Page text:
• ImmorTEAl sTEAlth says:

        A Goliath killing comment David. But "That is the process that Justice Roberts supports"… is not the end, he olympicly ignored AN OVERNITGHT
        AH!, THEY "JUST" ERASE MY COMMENTS FROM ANY SITE, even here, the ugly few trillions more beast machinnery, from ted palpatine kennedy anti-vietnam war mupets of the jura$$ICK congress…
        they erased a comment I wrote this very morning on other site, they even block me from send posts to townhall.com from my townhall.com e-mail article selections they send me to me to blog on… for 6 month+ ago… they didn't survived 2010 really…

    9. larry says:

      I am outside of the US, but an American Citizen. It has been painful to watch the fall of America. This November, should obama not be thrown out of office, and the illegal, unconstitutional 'laws' he has decreed be cancelled, then the great free country of America will soon become just another third world nation.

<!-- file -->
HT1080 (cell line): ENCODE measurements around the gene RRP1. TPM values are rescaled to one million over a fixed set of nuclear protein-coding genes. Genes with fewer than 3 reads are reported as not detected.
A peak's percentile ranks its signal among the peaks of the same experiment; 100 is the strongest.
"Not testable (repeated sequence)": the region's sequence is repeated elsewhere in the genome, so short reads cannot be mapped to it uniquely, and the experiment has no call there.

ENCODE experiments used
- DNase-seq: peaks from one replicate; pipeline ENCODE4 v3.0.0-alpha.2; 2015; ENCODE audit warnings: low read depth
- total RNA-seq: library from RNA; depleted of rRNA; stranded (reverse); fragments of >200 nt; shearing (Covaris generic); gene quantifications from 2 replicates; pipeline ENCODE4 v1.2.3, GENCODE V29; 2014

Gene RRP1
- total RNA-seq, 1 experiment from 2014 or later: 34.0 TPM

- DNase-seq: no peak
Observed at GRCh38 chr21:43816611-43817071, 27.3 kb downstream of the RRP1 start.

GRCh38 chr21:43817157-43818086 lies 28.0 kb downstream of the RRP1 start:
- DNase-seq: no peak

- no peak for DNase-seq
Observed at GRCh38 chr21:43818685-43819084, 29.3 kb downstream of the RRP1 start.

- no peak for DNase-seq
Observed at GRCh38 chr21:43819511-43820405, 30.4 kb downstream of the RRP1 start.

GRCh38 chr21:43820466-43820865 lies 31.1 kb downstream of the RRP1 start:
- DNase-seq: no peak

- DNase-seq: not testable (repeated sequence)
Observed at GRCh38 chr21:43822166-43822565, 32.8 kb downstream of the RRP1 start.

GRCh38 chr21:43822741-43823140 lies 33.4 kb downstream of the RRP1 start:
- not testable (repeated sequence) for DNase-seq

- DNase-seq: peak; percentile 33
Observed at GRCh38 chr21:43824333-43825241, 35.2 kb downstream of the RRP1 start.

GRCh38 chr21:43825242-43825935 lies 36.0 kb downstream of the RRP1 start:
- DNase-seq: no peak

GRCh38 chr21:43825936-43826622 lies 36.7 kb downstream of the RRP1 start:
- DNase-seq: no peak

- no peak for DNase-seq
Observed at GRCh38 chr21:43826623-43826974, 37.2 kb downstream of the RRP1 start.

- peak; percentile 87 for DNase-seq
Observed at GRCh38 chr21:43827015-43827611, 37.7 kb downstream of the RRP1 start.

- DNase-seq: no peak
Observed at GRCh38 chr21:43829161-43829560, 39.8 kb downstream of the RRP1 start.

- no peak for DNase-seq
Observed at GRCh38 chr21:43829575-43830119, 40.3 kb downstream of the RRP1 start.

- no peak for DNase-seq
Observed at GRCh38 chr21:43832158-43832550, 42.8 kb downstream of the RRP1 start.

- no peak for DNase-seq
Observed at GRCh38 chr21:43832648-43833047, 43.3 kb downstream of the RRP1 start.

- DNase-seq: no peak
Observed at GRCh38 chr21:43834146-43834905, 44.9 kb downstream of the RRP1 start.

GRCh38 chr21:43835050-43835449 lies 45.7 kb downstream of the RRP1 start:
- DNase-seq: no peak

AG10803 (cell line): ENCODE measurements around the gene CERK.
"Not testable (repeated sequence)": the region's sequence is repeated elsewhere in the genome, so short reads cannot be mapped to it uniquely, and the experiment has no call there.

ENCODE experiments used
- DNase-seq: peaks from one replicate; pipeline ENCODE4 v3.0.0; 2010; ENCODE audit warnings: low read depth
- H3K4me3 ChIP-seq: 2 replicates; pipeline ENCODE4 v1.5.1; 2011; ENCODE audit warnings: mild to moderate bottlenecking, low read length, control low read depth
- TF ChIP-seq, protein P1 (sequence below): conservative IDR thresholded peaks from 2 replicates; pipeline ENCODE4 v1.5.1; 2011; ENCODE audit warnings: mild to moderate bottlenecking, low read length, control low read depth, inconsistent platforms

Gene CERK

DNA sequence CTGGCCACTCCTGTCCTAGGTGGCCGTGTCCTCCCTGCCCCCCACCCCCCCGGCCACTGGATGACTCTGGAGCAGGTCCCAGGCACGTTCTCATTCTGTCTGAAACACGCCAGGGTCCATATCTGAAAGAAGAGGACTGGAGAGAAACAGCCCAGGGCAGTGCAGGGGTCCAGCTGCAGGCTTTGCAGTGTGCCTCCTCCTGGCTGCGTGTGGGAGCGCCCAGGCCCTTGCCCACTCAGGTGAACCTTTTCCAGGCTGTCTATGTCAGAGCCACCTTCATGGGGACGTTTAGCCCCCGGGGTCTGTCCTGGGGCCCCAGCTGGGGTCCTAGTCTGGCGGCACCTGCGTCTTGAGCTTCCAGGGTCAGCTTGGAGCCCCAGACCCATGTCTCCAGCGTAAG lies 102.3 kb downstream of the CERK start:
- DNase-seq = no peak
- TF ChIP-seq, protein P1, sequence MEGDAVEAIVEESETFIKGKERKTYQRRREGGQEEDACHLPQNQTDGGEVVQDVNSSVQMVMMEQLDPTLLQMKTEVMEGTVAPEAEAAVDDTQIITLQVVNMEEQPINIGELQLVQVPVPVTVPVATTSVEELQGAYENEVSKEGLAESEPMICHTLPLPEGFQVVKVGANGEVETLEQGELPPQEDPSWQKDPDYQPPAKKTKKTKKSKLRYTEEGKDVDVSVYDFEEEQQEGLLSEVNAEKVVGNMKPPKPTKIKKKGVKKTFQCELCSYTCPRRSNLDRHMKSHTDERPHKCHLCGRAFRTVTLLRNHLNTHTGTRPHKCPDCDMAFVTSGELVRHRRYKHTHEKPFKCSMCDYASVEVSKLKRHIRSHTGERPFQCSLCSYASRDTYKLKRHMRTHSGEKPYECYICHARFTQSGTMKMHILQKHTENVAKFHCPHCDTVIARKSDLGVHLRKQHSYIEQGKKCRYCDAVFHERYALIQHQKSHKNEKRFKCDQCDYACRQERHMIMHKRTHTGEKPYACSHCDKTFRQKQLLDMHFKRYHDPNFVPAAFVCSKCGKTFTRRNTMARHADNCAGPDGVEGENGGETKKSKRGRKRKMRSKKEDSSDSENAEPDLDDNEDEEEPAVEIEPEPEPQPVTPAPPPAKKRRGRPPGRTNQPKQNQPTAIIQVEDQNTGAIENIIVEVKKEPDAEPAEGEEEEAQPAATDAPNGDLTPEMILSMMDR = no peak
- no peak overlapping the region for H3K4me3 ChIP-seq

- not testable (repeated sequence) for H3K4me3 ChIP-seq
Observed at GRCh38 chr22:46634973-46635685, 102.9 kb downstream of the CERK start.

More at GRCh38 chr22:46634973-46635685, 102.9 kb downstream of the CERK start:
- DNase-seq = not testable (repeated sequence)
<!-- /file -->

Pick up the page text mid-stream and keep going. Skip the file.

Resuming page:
10. Conrad says:

      XVI Amendment =The Congress shall have power to lay and collect taxes on incomes, from whatever source derived, without apportionment among the several States, and without regard to any census or enumeration.

      This is about income not health.

    11. Conrad says:

      Is there any example in life where you are taxed on something you do not own or acquire?

    12. maurice says:

      Yes, congress has the power to tax- however the jurisdiction of that power is very limited over citizens living
      within the 50 states. Very few are within that jurisdiction- probably no one you know or ever met. read – Income Tax : Shattering the myths – Dave Champion

    13. John Stewart says:

      Change the tax code, disolve the IRS and the problem will rear its ugly head somewhere else. The problem is politicians and lawyers, they have no morals, ethics, or concern for anyone but themselves.